- Economic Confidence Index down to -33, lowest since April 2020
- 29% name an economic issue as most important U.S. problem
- Satisfaction with direction of U.S. is 21%, lowest since January
WASHINGTON, D.C. -- With inflation in the U.S. at its highest point since 1982, Americans' confidence in the economy has dropped to where it was in April 2020, when nationwide shutdowns brought on by the COVID-19 pandemic plunged the nation into a recession.
Concern about the economy, as evidenced by the increasing percentage of Americans who mention an economic issue as the most important problem in the U.S., is at its highest point of the pandemic. Meanwhile, satisfaction with the country's direction is lower than it has been since President Joe Biden's inauguration in January.
Economic Confidence Falls Back to Pandemic Low
Gallup regularly tracks Americans' ratings of national economic conditions as excellent, good, only fair or poor, and whether they are getting better or worse. The combined responses are used to create the Gallup Economic Confidence Index (ECI), which has a theoretical range of +100 (if all respondents say the economy is excellent or good and that it is getting better) to -100 (if all say it is poor and getting worse).
In the latest Gallup poll, conducted Dec. 1-16, more than four in five U.S. adults rate current economic conditions in the country as only fair (40%) or poor (42%), and 67% say the economy is getting worse. The latest decline in confidence is owing largely to a six-point increase since November in the percentage of Americans rating the economy as poor.
The result is a -33 index reading, which reflects steady ticks downward since July as supply chain issues and the effects of inflation have increasingly plagued the U.S. While the -33 readings in 2020 and today are the worst since the Great Recession, they are far from the lowest on record, -72 in October 2008.
Line graph. Gallup's Economic Confidence Index since December 2006. The latest reading of -33 in December 2021 is down slightly from -29 in November. The current reading is the worst since April 2020 in the early weeks of the pandemic. Yet it is higher than the all-time-low -72 reading in October 2008.
Although the latest ECI reading is identical to the one from April 2020, the economic conditions that are likely influencing these assessments are different. At the start of the pandemic, record-high unemployment, uncertainty about the impact of the shutdowns, and the resulting recession likely influenced Americans' views of the economy at the start of the pandemic. Now that the unemployment rate has improved, inflation and the realization that occasional surges in coronavirus infections may continue to hamper the economic recovery are greater concerns.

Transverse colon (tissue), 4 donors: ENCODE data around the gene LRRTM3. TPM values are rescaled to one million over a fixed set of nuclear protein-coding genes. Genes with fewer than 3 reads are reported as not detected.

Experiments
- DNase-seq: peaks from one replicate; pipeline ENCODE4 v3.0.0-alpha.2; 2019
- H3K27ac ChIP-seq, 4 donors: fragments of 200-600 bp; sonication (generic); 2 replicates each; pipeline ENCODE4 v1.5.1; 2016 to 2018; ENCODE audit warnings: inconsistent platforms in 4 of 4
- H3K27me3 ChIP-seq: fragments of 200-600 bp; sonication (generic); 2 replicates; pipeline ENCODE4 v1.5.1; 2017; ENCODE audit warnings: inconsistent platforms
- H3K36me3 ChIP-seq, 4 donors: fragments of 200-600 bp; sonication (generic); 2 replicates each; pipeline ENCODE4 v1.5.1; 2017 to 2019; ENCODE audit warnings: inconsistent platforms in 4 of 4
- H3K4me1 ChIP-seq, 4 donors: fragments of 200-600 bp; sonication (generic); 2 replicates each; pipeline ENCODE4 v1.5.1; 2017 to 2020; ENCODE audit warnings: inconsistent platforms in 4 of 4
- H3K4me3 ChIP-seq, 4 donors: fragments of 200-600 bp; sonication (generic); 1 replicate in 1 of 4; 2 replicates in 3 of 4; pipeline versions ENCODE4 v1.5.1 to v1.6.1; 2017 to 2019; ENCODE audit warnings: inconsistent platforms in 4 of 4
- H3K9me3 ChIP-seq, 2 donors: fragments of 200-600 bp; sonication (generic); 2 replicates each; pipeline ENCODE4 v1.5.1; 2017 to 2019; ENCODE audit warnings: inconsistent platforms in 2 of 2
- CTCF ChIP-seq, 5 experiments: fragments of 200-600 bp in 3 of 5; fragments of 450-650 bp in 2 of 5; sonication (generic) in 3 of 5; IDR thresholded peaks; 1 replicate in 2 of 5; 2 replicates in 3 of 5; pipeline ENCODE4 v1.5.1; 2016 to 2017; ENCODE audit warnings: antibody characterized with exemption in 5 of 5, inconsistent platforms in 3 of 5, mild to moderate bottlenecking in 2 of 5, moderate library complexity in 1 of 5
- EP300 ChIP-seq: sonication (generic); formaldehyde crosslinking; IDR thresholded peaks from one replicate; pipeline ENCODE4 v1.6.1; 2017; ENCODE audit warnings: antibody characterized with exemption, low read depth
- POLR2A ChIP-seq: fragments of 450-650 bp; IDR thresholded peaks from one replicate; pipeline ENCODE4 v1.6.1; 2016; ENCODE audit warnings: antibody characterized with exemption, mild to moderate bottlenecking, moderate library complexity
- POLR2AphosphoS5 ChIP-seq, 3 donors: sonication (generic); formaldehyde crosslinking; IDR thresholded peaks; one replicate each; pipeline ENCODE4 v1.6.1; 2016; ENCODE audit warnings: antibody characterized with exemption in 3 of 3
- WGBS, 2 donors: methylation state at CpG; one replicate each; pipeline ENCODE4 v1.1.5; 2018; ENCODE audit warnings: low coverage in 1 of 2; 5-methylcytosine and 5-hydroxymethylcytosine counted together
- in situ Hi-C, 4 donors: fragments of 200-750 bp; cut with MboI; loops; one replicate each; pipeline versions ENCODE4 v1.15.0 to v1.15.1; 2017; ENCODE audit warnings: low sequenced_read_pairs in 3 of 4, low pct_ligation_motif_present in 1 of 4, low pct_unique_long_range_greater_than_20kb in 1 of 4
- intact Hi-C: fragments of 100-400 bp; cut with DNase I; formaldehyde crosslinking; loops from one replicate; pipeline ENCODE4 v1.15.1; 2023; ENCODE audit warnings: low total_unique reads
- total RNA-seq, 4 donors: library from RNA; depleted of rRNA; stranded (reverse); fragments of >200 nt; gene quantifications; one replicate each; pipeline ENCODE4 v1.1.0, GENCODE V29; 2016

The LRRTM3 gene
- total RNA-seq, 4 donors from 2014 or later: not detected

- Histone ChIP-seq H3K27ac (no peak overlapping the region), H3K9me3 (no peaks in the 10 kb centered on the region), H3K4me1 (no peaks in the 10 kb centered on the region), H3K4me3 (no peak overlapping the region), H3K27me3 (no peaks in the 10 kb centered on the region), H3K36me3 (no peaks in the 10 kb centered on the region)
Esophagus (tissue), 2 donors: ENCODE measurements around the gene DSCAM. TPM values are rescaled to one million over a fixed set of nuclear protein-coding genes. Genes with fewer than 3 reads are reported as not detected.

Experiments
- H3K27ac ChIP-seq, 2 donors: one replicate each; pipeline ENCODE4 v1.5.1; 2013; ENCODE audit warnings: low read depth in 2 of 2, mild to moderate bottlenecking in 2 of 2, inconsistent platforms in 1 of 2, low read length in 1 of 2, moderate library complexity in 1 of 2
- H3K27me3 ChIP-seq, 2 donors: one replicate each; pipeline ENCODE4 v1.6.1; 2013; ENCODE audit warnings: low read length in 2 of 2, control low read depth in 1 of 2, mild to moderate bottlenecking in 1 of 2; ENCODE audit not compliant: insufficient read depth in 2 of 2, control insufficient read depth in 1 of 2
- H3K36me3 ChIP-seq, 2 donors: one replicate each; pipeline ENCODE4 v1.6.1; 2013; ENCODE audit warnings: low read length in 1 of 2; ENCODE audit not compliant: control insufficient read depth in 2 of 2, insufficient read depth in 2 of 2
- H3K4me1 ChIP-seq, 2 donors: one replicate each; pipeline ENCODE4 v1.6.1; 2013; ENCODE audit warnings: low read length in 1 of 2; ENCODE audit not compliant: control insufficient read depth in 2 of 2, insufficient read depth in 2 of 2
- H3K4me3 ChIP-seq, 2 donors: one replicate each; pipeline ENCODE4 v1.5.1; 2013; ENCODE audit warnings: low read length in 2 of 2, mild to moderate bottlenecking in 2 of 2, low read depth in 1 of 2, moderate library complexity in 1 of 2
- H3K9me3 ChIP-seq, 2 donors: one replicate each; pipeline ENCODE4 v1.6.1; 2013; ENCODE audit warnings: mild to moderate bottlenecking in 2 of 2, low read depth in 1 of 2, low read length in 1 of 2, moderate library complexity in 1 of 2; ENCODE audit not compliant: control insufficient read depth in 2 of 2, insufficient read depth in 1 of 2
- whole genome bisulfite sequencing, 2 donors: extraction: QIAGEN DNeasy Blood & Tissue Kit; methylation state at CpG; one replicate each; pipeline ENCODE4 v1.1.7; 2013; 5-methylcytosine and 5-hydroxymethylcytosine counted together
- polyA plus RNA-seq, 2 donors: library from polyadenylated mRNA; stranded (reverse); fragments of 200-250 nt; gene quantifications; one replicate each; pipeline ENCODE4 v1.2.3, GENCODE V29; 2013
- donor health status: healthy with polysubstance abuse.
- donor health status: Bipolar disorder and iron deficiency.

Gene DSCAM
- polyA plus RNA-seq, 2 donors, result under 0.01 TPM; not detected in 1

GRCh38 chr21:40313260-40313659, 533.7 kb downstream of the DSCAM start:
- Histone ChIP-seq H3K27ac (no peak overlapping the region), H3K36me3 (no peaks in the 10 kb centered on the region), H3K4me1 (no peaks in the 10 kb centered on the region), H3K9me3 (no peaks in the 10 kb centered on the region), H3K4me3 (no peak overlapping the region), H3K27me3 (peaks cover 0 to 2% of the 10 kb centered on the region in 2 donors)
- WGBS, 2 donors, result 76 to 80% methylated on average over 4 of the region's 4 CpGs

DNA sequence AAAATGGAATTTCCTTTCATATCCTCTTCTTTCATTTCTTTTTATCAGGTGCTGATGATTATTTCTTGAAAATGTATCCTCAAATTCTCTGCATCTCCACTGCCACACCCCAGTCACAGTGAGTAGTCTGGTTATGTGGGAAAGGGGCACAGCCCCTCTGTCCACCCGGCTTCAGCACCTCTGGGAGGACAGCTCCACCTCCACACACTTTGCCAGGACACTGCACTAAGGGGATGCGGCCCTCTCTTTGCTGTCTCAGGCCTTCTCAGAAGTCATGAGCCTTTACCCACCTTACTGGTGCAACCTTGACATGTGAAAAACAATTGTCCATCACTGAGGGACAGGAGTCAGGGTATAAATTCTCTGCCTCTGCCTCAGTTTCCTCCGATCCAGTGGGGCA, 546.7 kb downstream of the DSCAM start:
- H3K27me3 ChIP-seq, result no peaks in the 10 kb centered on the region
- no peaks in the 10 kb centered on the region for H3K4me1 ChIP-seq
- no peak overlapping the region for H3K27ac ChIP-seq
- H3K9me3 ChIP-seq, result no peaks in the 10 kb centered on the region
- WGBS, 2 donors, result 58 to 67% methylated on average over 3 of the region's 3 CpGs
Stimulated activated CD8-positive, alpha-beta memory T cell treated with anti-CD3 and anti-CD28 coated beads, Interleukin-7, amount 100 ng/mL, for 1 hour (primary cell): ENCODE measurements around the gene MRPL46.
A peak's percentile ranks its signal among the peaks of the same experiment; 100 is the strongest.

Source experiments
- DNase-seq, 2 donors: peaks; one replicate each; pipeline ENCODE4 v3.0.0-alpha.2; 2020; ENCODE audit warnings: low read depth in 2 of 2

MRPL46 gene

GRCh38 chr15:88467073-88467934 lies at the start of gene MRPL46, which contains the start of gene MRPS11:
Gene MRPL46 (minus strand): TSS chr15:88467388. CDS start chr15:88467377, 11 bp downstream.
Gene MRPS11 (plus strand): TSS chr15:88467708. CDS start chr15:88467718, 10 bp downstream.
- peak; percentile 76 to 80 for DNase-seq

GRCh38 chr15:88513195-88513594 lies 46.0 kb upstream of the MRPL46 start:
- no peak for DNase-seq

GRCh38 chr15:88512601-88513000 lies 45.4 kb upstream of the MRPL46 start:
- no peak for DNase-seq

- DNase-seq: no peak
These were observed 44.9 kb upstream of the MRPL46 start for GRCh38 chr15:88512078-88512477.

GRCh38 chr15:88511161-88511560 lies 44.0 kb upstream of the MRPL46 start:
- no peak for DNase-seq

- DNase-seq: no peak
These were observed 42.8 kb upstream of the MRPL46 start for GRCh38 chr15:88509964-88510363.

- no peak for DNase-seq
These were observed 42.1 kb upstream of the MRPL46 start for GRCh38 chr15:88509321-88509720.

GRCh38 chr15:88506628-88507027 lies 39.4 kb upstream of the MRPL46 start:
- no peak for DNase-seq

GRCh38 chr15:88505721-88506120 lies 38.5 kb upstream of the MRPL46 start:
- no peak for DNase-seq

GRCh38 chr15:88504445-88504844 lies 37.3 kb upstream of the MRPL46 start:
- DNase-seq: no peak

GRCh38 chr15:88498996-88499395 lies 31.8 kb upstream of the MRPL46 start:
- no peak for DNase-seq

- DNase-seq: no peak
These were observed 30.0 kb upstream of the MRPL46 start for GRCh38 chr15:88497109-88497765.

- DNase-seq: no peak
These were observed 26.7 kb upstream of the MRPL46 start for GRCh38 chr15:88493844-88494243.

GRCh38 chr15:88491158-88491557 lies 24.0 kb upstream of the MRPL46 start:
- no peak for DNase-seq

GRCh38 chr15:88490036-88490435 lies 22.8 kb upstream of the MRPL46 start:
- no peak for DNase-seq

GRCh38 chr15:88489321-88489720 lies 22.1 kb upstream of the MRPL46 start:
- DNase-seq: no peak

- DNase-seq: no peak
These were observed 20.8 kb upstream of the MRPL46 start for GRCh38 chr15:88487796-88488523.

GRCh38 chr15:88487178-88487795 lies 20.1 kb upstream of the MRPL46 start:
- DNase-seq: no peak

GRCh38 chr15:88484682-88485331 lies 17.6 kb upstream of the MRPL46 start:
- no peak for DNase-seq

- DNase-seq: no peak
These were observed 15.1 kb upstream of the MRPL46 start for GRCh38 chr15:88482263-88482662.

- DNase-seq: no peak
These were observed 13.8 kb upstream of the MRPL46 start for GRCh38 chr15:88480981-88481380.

Mentions of Economic Issues as Most Important Problem Tick Up
The percentage of U.S. adults who cite any economic concern as the country's most important problem has edged up three percentage points to 29%, the highest level in about five years. Still, this is well below the highs of 86% in February 2009 and 73% in March 1991, during economic recessions.
Line graph. Percentage of Americans mentioning an economic issue as the most important U.S. problem, 1991 through 2021. Twenty-nine percent of Americans in December 2021 name an economic issue as the most important problem facing the country, the highest since January 2017, but far below the 86% in February 2009 and 73% in March 1991.
This net economic percentage includes mentions of the economy in general (11%), inflation (6%), the federal budget deficit (4%), unemployment (3%), and the gap between rich and poor (2%), as well as other economic issues. The percentage naming inflation as the most important problem is similar to those of the previous two months -- 7% in November and 5% in October -- but significantly higher than the 0%-2% figures earlier in 2021.
Citations of each specific economic issue fall short of the most-mentioned issue -- the government -- which a steady 21% of Americans say is the nation's top problem. Likewise, with 13% naming it, COVID-19 edges out any economic issue, while 7% mention immigration and 6% cite race relations.
|Economy in general||11|
|High cost of living/Inflation||6|
|Unifying the country||5|
|Federal budget deficit||4|
|Responses with less than 4% are not shown|
U.S. Satisfaction Continues to Slip
Americans are increasingly dissatisfied with the direction of the nation. Currently, 21% are satisfied with the way things are going in the U.S., the lowest point of Biden's presidency so far. Still, this metric remains above the 11% reading measured shortly after protesters violently stormed the U.S. Capitol on Jan. 6.
Line graph. Satisfaction with the direction of the U.S. among Americans since November 2020. The latest satisfaction rating of 21% on the metric is down from a high of 36% in May.
As 2021 comes to a close, morale is low in the U.S. COVID-19 continues to rage on, perceptions of the U.S. economy have worsened, Biden's job approval rating is slumping, and Americans' overall satisfaction with the direction of the country is low. Six months ago, the public was much more optimistic, but the delta and omicron variants of COVID-19, supply chain problems and rising inflation have dampened spirits. Still, jobless claims are down from their pandemic peak, and the stock market had been performing well until this week. However, uncertainty about how the coronavirus' omicron variant will affect the economy has spooked the market and may signal a weak end to the year.
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